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CRISPR
 

In microbes, clustered regularly interspaced short palindromic repeats (CRISPR) systems provide adaptive immunity against foreign DNA by utilizing CRISPR nuclease in complex with a RNA (CRISPR-RNA) to target foreign DNA for their cleavage impairment. CRISPR-RNA targets DNA with sequences complementary to RNA with a requirement that they be adjacent to a special motif called protospacer adjacent motif (PAM). Upon binding, CRISPR-RNA unwinds dsDNA target and the RNA of CRISPR-RNA forms a heteroduplex with complementary strand of the unwound DNA target resulting in a three-stranded nucleic acid structure, also known as R-loop.

These nucleases, which can be programmed via RNA, to bind and cleave any DNA has been repurposed as revolutionary genome engineering tools, where both their DNA binding and DNA cleavage functions are being used for wide-ranging applications including gene editing, regulation, visualization. But resolving CRISPR-RNA’s off-target activity problems along with a better understanding of its molecular mechanisms are near prerequisites for its efficient and accurate use, rational engineering and more widespread adoption  especially for clinical applications. 

Figure 1. Different steps of DNA targeting by CRISPR-RNA

Single molecule imaging for molecular mechanism of CRISPR

There are many steps in DNA targeting by CRISPR-RNA, some of which are summarized in Figure 1. Understanding of CRISPR's molecular mechanism will improve with individually and combinatorially investigating these steps which has been my goal during my PhD. I have employed single molecule imaging (chiefly smFRET), complemented with biochemical assays, to investigate these steps. Single molecule techniques for ideal for such investigations because:

  • observe wide ranging events (transient to long-lived).

  • detect rare events.

  • identify distinct sub-steps (for e.g. distinct FRET values for distinct sub-steps)

  • evaluate intrinsic heterogeneity of a biological system by identifying molecular sub-populations

  • all the above in real-time which allows for a kinetic analysis of distinct sub-steps.

I have performed these relevant investigations with different DNA sequences i.e. with and without off targets. So, the changing nature of a given step with off-targets not only helps in aiding the molecular understanding of it but also its specificity. Judicious selection of fluorophore labeling positions can allow you to investigate any of the given steps either individually or combinatorially. One of many such labeling geometries is shown below (Figure 2), which we employed to investigate how Cas9-RNA recognizes/rejects different DNA sequences.

We have also investigated other important steps of CRISPR-RNA targeting using a similar approach and extended it to CRISPR-Cpf1 family and other CRISPR-Cas9 variants which are currently the most widely used genome engineering CRISPR tools. The obtained information can help us understand the mechanism of these genome engineering tools, design strategies to improve their efficiency and accuracy, perform rationale-guided engineering of new CRISPR tools and CRISPR inhibitors/activators.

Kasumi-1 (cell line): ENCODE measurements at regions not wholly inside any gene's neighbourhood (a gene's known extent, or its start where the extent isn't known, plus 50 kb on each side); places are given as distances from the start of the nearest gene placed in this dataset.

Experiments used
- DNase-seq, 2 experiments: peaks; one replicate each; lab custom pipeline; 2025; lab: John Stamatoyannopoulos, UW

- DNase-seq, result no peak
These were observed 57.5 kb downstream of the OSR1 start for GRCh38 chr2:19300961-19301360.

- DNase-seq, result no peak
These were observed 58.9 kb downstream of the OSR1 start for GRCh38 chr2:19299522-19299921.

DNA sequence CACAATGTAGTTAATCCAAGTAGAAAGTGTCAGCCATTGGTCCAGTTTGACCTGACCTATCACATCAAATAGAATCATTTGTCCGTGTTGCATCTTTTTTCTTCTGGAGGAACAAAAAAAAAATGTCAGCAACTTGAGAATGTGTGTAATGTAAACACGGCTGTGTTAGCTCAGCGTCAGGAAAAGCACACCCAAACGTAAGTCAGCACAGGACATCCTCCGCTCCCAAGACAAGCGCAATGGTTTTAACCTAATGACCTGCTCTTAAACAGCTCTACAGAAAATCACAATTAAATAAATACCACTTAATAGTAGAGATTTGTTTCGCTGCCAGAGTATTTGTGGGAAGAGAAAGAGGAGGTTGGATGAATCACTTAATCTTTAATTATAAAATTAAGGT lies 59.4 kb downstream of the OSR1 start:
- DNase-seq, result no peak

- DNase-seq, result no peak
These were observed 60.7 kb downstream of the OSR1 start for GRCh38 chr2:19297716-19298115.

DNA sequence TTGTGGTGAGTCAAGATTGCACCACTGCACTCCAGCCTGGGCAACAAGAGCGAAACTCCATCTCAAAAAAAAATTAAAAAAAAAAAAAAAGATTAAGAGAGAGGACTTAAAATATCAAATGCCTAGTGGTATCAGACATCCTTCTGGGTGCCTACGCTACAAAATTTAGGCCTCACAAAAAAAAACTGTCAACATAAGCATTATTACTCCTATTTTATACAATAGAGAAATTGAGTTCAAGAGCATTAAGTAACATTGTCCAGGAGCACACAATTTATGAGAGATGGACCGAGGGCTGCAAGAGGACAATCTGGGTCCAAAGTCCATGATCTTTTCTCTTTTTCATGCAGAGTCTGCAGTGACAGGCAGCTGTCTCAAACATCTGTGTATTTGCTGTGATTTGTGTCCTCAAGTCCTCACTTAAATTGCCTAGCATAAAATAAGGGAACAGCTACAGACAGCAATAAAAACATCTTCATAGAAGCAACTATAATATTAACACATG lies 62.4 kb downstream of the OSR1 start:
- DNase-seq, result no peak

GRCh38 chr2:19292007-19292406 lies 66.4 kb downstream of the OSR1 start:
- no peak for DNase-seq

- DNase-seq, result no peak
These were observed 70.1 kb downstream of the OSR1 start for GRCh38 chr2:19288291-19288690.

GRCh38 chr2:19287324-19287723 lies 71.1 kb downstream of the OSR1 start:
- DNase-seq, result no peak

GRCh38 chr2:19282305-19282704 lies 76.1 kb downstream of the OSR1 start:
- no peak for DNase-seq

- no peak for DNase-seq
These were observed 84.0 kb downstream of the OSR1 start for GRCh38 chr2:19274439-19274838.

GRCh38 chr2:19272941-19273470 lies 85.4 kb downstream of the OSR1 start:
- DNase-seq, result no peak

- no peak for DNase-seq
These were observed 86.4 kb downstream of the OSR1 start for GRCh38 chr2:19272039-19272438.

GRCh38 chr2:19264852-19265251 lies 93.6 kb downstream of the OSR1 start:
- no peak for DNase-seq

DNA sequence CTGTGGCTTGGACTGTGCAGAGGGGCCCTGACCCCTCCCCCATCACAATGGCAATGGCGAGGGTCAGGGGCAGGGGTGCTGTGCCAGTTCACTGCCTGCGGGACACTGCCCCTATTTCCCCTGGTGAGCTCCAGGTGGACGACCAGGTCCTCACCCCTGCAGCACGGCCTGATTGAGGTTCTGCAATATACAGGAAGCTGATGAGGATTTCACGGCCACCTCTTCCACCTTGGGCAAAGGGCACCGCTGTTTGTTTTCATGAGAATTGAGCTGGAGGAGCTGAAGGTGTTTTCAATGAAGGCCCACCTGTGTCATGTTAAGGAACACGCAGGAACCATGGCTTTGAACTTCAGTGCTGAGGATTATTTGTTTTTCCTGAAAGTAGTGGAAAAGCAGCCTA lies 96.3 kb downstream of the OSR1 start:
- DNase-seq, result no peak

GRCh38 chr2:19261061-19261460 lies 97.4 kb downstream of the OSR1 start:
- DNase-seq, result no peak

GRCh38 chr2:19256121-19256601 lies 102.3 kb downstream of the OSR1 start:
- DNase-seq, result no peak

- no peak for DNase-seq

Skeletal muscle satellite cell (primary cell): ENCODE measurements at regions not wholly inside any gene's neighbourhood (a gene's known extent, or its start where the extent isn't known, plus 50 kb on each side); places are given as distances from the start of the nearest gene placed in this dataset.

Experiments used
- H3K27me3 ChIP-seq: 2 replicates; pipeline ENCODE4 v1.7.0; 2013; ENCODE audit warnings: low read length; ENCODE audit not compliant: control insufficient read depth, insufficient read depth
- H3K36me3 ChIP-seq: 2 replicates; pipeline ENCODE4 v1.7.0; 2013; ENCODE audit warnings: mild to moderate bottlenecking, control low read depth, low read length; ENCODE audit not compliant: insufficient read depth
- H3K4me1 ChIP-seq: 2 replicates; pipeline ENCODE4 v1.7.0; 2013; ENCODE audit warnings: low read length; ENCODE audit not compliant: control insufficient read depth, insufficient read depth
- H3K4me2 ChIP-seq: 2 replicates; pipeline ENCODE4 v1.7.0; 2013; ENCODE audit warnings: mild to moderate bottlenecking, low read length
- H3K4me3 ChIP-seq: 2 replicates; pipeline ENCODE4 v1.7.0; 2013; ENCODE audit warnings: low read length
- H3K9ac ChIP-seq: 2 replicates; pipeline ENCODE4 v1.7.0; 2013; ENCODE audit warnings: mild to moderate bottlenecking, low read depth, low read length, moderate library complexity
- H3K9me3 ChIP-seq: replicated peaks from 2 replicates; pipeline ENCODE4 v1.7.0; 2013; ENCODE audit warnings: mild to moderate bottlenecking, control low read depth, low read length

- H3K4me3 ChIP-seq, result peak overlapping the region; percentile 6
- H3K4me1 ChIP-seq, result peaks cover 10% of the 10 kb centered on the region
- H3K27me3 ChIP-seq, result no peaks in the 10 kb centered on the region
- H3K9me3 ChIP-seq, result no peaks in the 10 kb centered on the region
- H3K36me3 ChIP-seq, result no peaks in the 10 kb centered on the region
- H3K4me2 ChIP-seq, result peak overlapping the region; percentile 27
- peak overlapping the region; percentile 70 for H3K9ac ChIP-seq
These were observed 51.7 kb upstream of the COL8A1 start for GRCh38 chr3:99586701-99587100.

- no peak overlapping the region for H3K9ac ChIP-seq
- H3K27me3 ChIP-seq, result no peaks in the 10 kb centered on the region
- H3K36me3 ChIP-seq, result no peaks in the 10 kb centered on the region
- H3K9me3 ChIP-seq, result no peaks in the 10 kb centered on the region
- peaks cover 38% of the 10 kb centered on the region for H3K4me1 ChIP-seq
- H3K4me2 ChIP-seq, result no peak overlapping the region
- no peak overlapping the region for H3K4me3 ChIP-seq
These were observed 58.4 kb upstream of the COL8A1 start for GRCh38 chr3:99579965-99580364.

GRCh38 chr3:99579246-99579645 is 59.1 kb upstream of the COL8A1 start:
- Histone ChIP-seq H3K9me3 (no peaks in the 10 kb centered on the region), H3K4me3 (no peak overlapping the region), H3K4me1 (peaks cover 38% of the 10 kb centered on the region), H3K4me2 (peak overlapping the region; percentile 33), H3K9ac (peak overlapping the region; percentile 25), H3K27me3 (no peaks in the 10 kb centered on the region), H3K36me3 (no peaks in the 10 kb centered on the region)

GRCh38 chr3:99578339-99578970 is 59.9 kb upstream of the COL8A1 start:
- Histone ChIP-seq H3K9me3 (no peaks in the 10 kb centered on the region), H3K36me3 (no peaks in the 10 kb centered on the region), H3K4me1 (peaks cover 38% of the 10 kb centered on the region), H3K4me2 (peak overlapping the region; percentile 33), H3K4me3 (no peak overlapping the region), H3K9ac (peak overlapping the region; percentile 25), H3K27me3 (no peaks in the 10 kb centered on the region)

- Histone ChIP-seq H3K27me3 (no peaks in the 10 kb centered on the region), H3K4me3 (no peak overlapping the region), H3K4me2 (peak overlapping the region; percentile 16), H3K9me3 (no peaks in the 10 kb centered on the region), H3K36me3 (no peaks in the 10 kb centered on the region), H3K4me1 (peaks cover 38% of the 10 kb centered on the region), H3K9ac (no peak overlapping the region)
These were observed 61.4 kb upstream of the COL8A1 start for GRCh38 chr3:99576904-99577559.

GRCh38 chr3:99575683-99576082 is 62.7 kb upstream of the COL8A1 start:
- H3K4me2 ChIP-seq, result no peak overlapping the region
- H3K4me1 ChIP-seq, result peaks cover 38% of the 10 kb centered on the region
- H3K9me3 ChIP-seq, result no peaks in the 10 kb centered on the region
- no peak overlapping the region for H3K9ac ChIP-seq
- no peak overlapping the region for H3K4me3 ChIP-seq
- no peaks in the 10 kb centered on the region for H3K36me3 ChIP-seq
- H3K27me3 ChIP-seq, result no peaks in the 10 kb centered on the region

Figure 2. smFRET assay to study DNA interrogation i.e.(recognition-rejection) by Cas9-RNA.
(a) Schematic of single-molecule FRET assay to study DNA interrogation by Cas9-RNA. Specific interaction between Donor (Cy3) labeled and surface immobilized DNA target and acceptor (Cy5) labeled Cas9-RNA in solution results in FRET, where different FRET values report also report on nature of these interactions. (b) DNA targets with different positions and extent of off-target bp (mismatches) were used in these experiments. (c) A representative smFRET time-trajectory showing the real-time interaction between Cas9-RNA and a DNA target molecule with 12 PAM-distal mismatches. DNA targets with < 12 PAM-distal mismatches were ultra-stably bound by Cas9-RNA. (d) These experiments with different DNA targets helped us uncover bimodal binding nature of Cas9-RNA i.e. Cas9-RNA binds DNA in predominantly two distint sub-steps, first being a PAM-surveillance step and if PAM is detected then the DNA unwinding ensues leading to second sub-step.
Figures adapted from : Nat. Commun. 7:12778 doi: 10.1038/ncomms12778 (2016).

  Figure 3. Irreversible and reversible binding by Cas9-RNA.  Irreversible (ultra-stable) DNA binding by Cas9-RNA for any DNA with ≥ 9 PAM-proximal matching bp (left). Binding becomes reversible (right) only with &lt; 9 PAM-proximal matching bp. High tolerance to PAM-distal mismatches and high sensititivty to PAM-proximal mismatches for stable binding further supports the model of unidirectional of DNA unwinding from PAM-proximal to PAM-distal end, as shown above. Internal dynamics of DNA unwinding and rewinding of a Cas9-RNA-DNA is not shown in these schematics. They were investigated in another project and have been discussed below.

Figure 3. Irreversible and reversible binding by Cas9-RNA.
Irreversible (ultra-stable) DNA binding by Cas9-RNA for any DNA with ≥ 9 PAM-proximal matching bp (left). Binding becomes reversible (right) only with < 9 PAM-proximal matching bp. High tolerance to PAM-distal mismatches and high sensititivty to PAM-proximal mismatches for stable binding further supports the model of unidirectional of DNA unwinding from PAM-proximal to PAM-distal end, as shown above. Internal dynamics of DNA unwinding and rewinding of a Cas9-RNA-DNA is not shown in these schematics. They were investigated in another project and have been discussed below.

My 3 minute case for doing smFRET for CRISPR that I presented to a general non-specialist audience.